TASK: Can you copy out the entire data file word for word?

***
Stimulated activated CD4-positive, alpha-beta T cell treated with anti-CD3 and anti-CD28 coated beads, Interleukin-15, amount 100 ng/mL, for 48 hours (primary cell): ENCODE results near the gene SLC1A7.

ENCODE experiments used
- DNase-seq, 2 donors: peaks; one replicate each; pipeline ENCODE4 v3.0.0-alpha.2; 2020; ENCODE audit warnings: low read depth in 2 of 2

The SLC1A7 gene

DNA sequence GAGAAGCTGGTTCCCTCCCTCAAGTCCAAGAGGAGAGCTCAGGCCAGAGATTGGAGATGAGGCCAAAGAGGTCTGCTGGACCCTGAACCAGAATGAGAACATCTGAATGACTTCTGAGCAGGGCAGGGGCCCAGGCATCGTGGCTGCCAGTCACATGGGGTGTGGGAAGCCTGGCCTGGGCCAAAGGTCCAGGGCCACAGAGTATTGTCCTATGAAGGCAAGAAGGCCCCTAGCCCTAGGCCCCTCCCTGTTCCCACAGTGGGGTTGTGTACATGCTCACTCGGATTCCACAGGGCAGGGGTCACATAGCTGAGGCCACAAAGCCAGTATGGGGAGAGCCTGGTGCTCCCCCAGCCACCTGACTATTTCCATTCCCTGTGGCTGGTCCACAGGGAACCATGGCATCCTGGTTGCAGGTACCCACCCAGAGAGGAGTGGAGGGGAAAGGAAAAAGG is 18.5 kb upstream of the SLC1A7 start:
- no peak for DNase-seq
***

Stimulated activated CD4-positive, alpha-beta T cell treated with anti-CD3 and anti-CD28 coated beads, Interleukin-15, amount 100 ng/mL, for 48 hours (primary cell): ENCODE results near the gene SLC1A7.

ENCODE experiments used
- DNase-seq, 2 donors: peaks; one replicate each; pipeline ENCODE4 v3.0.0-alpha.2; 2020; ENCODE audit warnings: low read depth in 2 of 2

The SLC1A7 gene

DNA sequence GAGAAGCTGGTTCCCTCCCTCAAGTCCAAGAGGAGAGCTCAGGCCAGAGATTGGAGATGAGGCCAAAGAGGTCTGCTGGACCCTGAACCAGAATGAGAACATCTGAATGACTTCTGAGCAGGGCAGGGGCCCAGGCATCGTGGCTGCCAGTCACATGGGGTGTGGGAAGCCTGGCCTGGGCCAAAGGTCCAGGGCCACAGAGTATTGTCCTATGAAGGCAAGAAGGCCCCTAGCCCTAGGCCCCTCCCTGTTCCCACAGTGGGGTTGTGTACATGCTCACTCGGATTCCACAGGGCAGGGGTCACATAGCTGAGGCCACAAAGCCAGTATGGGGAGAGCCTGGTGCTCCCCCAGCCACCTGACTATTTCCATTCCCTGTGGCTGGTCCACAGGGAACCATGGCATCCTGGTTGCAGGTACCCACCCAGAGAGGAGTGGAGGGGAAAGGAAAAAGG is 18.5 kb upstream of the SLC1A7 start:
- no peak for DNase-seq